ident Coolidge reiterating bis de
nial I that there had been wide
spread fraudulent, application of
government "bonds and asserting
that? "the -accusers" of the treas
ury 1 were still "as far from prov
ing their charges as they were In
. 1920."- -
State Officials Lose
Salary Increase When
Governor Vetoes Bills
Visions of Increased pay for
state officials went glimmering
Tnesday when Governor Pierce
vetoed all bills of this nature.
Only two salary J increases have
been approved so far, one for the
justices of the supreme court and
the other for district attorneys.
Bills vetoed yesterday were H.
B. No, 259, increasing j the salary
of the state treasurer and secre
tary of state from $4500 to $5400
and for the attorney general from
$4000 to $5000 a, year; H. B. No.
239, for the food' and dairy com
missioner from. $3000 to $3600 a
year, and H. B. No. 445 for the
state .engineer- from $3600 to
$4600 a year. ! j .
In explanation of the vetoes,
Governor Pierce made the follow
ing statement: ; f :
"I have been called upon to ap
prove or disapprove a number jot
bills increasing the salaries of
state officials. I' have taken the
position that the judiciary Is a
separate department of our. gov
ernment and have looked; with
favor upon reasonable increases of
salaries for judicial positions. .We
should hold in high respect and
esteem judges of the circuit and
supreme court, those who study
and determine judicial questions
Attorney General Rules
; Against HB No. 413 Be-
cause Title Defective
Provisions of the state consti-
tution are violated In the title and
textof If. B. No. 413. providing
revenue for the maintenance of
the highway system, according to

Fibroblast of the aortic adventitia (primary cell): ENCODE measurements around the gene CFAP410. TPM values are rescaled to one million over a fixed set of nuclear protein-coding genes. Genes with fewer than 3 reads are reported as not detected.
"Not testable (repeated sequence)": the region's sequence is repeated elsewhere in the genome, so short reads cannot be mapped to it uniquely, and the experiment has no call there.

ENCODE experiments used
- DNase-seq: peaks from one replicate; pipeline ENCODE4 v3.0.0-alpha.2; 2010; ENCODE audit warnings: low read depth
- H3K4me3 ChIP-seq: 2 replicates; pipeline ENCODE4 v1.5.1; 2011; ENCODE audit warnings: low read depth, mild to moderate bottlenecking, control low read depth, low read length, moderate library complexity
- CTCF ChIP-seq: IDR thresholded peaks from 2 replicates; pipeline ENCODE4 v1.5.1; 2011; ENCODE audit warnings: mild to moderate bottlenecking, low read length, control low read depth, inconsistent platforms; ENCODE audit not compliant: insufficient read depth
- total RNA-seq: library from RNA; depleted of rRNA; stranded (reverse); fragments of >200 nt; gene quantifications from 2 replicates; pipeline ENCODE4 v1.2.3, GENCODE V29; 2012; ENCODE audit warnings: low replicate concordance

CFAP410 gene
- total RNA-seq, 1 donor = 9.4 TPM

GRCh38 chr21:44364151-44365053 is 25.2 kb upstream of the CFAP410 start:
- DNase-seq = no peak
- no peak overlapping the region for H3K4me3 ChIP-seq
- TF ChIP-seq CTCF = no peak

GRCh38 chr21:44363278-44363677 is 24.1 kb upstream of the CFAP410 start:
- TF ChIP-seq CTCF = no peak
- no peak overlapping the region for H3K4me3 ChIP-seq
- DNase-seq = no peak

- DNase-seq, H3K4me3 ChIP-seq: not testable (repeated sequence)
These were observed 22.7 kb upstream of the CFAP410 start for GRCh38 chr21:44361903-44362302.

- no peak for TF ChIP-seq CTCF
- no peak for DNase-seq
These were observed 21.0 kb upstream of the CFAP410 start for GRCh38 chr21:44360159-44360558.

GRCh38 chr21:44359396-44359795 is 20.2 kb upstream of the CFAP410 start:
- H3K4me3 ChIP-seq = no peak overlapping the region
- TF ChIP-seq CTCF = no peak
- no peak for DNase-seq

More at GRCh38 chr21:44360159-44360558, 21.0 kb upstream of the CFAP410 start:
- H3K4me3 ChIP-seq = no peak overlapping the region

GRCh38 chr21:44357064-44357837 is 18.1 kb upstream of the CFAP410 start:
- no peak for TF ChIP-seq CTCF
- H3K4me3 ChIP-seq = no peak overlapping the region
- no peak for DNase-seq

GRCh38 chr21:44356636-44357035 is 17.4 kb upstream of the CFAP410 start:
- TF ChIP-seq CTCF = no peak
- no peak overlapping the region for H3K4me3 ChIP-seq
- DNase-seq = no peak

an opinion written Tuesday by
Attorney 'General . Van Winkle in
response to a request made by
Governor Pierce'. ' Whether he
would veto or approve the meas
ure was not stated by the gover
nor. More than "one subject is
covered, ; the attorney general's
opinion pointed out. . ' ;
The bin seeks to ir.c-cr.so the
fees of motor busses a.f! trucks
and to. apply the same regulation
to delivery trucks operating In a
radius greater .than five miles
from thelplace: of business by
which they are employed. v
In quoting the constitutional
provision, the opinion by Attorney
General Van Winkle pointed out
the following:
"Every act shall embrace but
one subject, and matters properly
connected therewith,1 which sub
ject shall be expressed in the title.
But if any subject shall be em
braced in an act which shall not
be expressed in jlhe title, such act
shall be rold only as to so much
thereof, as' shall not be expressed
in the title. I r 1
"An examination of the title and
text of the act j under consideration,-
says the i opinion, "reveals
clearly that this provision of the
state constitution is violated,, by it
in that it contains provisions on
two or mora subjects, and at least
two subjects are expressed in tie
title. One is: 'To provide revenue
for the use, maintenance, repair
and construction of public high
ways .f by Imposing a charge
upon motor vehicles. The other
is: 'Providing for the supervision
and regulation of such motor ve
hicles, and the operation thereof.-
- .' ' f - -
"It also Includes, as germane to
the foregoIng,suhjects, the raisins
of revenue to defray the cost of
administering the- act and confer
ring, jurisdiction over such mat
ters upon the public service com
mission, and other objective pro
visions. That these are separate
and distinct subjects cannot .well
be doubted. The first is a revenue
measure, while the. latter is an. ex
ercise of the police power and not
necessarily or properly related to
each other, consequently, if either
Is taken as the subject of the act
the other .cannot be considered
germane to It." t . .
House Bill No. 21, a companion
measure, imposing a 50 per cent
increase in, fees on peddlers ve